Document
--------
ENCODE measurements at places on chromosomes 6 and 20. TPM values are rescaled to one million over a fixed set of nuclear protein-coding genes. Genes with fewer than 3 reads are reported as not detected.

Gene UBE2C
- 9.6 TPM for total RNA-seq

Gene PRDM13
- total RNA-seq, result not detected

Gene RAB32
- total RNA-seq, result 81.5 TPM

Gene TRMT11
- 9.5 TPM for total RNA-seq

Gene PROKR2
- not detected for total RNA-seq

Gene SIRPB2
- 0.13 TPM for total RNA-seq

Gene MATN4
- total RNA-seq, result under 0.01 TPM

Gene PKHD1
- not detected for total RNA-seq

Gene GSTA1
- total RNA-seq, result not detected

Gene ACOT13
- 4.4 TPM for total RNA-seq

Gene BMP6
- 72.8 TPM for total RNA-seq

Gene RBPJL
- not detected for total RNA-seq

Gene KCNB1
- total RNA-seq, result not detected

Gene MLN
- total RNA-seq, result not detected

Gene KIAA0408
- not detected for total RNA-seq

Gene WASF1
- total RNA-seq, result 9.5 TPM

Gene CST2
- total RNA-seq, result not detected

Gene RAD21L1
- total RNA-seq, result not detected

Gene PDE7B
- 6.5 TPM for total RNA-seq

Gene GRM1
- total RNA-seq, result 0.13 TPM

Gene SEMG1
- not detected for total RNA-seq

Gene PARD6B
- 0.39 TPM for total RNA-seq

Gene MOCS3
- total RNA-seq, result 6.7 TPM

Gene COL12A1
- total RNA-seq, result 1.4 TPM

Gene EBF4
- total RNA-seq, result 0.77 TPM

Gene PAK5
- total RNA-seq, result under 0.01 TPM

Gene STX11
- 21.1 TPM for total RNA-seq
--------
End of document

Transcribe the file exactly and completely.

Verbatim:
ENCODE measurements at places on chromosomes 6 and 20. TPM values are rescaled to one million over a fixed set of nuclear protein-coding genes. Genes with fewer than 3 reads are reported as not detected.

Gene UBE2C
- 9.6 TPM for total RNA-seq

Gene PRDM13
- total RNA-seq, result not detected

Gene RAB32
- total RNA-seq, result 81.5 TPM

Gene TRMT11
- 9.5 TPM for total RNA-seq

Gene PROKR2
- not detected for total RNA-seq

Gene SIRPB2
- 0.13 TPM for total RNA-seq

Gene MATN4
- total RNA-seq, result under 0.01 TPM

Gene PKHD1
- not detected for total RNA-seq

Gene GSTA1
- total RNA-seq, result not detected

Gene ACOT13
- 4.4 TPM for total RNA-seq

Gene BMP6
- 72.8 TPM for total RNA-seq

Gene RBPJL
- not detected for total RNA-seq

Gene KCNB1
- total RNA-seq, result not detected

Gene MLN
- total RNA-seq, result not detected

Gene KIAA0408
- not detected for total RNA-seq

Gene WASF1
- total RNA-seq, result 9.5 TPM

Gene CST2
- total RNA-seq, result not detected

Gene RAD21L1
- total RNA-seq, result not detected

Gene PDE7B
- 6.5 TPM for total RNA-seq

Gene GRM1
- total RNA-seq, result 0.13 TPM

Gene SEMG1
- not detected for total RNA-seq

Gene PARD6B
- 0.39 TPM for total RNA-seq

Gene MOCS3
- total RNA-seq, result 6.7 TPM

Gene COL12A1
- total RNA-seq, result 1.4 TPM

Gene EBF4
- total RNA-seq, result 0.77 TPM

Gene PAK5
- total RNA-seq, result under 0.01 TPM

Gene STX11
- 21.1 TPM for total RNA-seq